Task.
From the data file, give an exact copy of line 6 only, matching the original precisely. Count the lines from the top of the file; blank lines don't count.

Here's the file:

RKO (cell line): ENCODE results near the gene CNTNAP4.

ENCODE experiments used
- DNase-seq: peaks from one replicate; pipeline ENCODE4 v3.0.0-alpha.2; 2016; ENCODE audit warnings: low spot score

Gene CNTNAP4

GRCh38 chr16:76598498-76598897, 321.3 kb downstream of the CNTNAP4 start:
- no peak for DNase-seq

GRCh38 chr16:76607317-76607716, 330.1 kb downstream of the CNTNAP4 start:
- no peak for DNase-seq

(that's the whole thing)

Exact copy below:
- no peak for DNase-seq